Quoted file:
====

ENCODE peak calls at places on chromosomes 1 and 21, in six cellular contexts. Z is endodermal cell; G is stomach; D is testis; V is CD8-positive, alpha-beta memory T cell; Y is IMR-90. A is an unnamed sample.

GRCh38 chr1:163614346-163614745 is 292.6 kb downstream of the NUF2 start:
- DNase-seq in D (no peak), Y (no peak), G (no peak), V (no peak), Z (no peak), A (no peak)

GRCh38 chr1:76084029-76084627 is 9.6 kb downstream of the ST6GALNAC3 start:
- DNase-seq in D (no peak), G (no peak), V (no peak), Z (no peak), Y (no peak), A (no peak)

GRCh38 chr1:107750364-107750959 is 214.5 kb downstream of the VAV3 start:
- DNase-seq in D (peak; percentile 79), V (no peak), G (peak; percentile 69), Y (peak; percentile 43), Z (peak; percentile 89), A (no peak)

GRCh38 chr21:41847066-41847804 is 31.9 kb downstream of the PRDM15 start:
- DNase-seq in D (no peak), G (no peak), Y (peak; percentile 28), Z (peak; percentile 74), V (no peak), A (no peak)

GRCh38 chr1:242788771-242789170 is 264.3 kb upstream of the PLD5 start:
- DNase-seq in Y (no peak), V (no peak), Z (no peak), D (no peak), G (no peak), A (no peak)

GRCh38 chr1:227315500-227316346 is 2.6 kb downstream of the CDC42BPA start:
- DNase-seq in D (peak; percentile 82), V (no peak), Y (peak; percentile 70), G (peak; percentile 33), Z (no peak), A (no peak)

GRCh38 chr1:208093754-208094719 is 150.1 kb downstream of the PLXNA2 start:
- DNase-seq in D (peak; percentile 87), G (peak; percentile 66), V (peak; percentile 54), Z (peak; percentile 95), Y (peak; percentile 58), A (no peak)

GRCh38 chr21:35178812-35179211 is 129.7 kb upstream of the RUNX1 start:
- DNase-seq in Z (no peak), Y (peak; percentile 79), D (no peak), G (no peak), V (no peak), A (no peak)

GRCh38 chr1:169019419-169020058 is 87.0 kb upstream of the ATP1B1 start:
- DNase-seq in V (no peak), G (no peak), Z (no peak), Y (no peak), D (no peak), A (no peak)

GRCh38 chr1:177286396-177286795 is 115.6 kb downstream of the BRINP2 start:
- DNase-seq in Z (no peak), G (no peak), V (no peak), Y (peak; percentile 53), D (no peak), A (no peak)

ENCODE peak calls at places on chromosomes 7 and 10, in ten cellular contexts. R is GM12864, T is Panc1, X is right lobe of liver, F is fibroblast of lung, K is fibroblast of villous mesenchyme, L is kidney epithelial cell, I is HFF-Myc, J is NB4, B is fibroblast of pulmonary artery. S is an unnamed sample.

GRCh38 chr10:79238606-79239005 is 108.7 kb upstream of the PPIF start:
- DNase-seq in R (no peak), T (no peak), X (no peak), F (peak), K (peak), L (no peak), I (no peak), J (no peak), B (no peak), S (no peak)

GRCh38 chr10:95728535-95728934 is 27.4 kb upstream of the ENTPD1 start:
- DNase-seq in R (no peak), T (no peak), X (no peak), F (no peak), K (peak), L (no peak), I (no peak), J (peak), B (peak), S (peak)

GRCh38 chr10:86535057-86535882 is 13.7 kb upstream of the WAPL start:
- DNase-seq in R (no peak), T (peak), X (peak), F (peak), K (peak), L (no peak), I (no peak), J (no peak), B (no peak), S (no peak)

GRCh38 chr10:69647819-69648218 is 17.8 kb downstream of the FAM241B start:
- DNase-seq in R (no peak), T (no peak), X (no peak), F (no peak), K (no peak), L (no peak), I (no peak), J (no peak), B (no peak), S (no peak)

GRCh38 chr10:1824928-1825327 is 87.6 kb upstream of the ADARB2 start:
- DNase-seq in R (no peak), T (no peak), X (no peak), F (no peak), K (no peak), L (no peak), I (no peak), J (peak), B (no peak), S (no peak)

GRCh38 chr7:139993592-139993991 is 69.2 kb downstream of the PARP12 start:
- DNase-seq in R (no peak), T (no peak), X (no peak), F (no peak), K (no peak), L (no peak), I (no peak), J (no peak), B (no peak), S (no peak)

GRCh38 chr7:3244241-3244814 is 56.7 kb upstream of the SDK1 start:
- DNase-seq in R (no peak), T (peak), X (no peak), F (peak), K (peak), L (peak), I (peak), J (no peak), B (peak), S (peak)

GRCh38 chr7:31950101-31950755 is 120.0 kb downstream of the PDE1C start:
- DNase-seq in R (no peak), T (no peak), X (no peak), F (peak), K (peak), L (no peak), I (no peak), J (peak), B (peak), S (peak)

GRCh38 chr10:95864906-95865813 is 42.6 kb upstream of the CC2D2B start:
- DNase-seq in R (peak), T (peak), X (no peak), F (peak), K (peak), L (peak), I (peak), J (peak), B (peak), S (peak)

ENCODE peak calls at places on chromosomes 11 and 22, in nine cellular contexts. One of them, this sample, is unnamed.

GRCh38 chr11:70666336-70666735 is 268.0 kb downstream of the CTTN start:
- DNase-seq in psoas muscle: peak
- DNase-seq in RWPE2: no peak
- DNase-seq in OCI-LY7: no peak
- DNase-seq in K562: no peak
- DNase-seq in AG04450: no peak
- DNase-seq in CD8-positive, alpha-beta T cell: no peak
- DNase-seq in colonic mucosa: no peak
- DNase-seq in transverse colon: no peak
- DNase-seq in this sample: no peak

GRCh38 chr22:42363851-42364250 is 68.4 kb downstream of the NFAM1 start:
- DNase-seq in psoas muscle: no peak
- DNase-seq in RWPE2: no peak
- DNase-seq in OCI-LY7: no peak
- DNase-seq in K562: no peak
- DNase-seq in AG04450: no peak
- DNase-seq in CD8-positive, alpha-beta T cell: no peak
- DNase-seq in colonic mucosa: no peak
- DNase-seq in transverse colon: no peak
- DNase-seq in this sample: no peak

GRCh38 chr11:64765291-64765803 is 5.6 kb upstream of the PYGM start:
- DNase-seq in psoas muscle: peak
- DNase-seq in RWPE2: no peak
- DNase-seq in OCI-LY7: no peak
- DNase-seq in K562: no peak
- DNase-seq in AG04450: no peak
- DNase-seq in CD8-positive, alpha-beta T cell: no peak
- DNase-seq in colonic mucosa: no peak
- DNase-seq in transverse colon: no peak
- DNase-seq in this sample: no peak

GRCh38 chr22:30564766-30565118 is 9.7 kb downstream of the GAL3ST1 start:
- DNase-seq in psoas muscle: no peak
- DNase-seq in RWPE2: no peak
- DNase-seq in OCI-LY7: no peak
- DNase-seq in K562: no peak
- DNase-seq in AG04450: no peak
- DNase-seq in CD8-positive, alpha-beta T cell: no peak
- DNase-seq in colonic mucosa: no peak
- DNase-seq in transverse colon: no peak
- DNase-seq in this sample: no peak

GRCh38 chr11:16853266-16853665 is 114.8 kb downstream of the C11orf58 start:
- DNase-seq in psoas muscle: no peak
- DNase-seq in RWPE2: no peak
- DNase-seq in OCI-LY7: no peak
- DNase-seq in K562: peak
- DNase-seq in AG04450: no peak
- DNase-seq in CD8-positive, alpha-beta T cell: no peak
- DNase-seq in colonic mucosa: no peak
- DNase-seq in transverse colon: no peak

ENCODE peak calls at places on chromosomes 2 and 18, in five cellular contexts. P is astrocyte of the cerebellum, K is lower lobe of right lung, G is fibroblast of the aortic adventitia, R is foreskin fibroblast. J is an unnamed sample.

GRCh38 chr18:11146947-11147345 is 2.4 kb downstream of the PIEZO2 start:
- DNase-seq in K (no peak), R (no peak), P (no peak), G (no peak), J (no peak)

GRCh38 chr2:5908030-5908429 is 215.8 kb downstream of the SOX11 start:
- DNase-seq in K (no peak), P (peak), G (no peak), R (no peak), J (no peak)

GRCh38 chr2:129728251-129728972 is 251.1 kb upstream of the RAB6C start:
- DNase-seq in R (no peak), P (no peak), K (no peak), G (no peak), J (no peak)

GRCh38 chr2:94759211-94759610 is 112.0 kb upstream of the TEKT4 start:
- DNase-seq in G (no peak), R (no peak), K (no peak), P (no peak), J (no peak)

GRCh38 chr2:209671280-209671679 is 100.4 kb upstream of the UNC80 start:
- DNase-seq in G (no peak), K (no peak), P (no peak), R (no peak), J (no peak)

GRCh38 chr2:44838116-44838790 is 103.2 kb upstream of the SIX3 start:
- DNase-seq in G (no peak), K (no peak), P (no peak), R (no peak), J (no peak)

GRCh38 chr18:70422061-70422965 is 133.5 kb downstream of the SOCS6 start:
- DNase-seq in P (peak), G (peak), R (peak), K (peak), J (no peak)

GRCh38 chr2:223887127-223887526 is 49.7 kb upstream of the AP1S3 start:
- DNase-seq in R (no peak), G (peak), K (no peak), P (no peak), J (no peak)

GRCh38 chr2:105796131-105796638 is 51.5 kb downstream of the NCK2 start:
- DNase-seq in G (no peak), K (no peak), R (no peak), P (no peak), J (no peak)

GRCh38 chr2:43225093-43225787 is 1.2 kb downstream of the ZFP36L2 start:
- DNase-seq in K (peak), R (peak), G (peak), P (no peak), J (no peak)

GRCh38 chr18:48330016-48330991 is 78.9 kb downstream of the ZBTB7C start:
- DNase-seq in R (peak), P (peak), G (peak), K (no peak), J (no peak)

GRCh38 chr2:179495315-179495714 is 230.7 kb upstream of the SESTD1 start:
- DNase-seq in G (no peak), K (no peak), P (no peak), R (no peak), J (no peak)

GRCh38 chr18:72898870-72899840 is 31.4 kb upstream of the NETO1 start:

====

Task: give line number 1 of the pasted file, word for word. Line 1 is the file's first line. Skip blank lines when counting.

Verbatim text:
ENCODE peak calls at places on chromosomes 1 and 21, in six cellular contexts. Z is endodermal cell; G is stomach; D is testis; V is CD8-positive, alpha-beta memory T cell; Y is IMR-90. A is an unnamed sample.